Previously important as both a coaching station on the Exeter to Plymouth road and as a centre for milling and cloth making, Ivybridge still retains some industry, but many residents now commute to Plymouth and, to a lesser extent, Exeter for work.
The shopping centre, Glanville’s Mill, is named after and on the site of a former corn mill. The town boasts both a Tesco Express and a Co-op as well as a selection of other shops, stores and traditional pubs. However, along with many other towns, the retail sector has struggled in recent years.
The Two Moors Way, a 102-mile long walking route crossing both Dartmoor and Exmoor and terminating at Lynmouth on the North Devon coast, begins at Ivybridge.
The first recorded reference to the town was in 1280, as a place to cross the River Erme, and the original Ivy Bridge, a medieval packhorse bridge, still stands. It was widened in 1780 to enable it to take coaches and was the subject of a painting by JMW Turner in 1812.
In the sixteenth century a number of mills were built, harnessing the power of the River Erme to mill corn, tin and an edge mill. By the seventeenth century the wool read was at its height, while Stowford Paper Mill was built in 1787, then rebuilt again in the 1860s with extensive investment, only to finally close in 2013.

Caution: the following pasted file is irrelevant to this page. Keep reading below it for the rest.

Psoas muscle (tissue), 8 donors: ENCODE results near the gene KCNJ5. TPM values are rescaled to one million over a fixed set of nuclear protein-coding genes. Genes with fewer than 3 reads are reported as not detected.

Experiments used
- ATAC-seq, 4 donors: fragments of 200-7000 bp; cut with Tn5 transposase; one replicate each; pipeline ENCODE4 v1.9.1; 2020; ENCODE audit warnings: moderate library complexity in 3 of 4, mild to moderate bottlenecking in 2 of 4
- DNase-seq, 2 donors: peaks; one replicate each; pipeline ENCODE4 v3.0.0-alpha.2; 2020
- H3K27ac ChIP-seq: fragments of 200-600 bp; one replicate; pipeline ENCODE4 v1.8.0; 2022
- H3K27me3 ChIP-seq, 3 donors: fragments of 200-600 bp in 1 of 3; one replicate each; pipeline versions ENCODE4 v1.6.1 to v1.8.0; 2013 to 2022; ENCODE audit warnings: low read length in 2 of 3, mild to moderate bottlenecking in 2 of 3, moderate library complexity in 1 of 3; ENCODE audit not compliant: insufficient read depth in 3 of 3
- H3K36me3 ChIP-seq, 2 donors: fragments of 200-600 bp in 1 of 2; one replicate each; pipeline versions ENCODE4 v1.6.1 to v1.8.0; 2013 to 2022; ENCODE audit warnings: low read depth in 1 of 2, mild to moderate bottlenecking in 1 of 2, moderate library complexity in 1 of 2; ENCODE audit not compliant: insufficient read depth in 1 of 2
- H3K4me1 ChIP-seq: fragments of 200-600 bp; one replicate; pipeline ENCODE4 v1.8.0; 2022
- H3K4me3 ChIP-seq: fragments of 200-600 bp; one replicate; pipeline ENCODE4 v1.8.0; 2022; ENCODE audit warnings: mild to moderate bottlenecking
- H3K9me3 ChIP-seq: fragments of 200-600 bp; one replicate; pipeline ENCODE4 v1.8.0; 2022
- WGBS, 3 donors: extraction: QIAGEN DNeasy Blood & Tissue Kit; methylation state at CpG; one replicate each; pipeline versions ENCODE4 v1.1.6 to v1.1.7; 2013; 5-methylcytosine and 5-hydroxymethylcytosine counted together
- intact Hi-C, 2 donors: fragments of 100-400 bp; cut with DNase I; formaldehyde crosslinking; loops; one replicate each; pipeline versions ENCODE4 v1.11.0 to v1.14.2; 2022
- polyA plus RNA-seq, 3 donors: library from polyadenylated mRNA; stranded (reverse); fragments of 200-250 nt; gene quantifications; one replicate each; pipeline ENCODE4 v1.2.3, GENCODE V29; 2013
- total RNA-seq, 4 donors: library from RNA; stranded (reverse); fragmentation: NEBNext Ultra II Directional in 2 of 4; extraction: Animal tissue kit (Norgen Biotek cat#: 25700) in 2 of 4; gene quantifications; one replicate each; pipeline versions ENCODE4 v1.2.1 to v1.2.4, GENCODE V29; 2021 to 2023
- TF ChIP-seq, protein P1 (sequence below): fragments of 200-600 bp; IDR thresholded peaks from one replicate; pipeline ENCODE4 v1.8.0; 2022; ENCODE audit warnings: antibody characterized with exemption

By the eighteenth century Ivybridge was a small, thriving community, centred around the London Hotel, a coaching inn on the Exeter to Plymouth road.
The first church, the chapel of St John, was not built until 1789, before being subsequently enlarged in 1835 and finally demolished in 1925.
A cattle market was to open in 1793 and it was not until 1952 that the last cows were driven through Fore Street.
In 1834 a new bridge across the Erme was erected, providing a straight route through the town to Plymouth.
The railway arrived in Ivybridge in 1848, linking the town to Plymouth and Cornwall towards the south west and Exeter and London towards the north east. The Ivybridge viaduct was one of five between Totnes and Plymouth, all of which were designed by the engineer Isambard Kingdom Brunel. The highest of the five at just over 104 feet, the Ivybridge viaduct has eleven bays and spans a distance of 252 yards.
In 1887 John Bartolomew described Ivybridge in the Gazetteer of the British Isles as being a “small town with railway station”, and having a population of 1,587 and three paper mills, Ivybridge, Lee and Stowford, between them employing a high proportion of the inhabitants.
Today there are few places of interest in Ivybridge other than the original Ivy Bridge and the railway viaduct.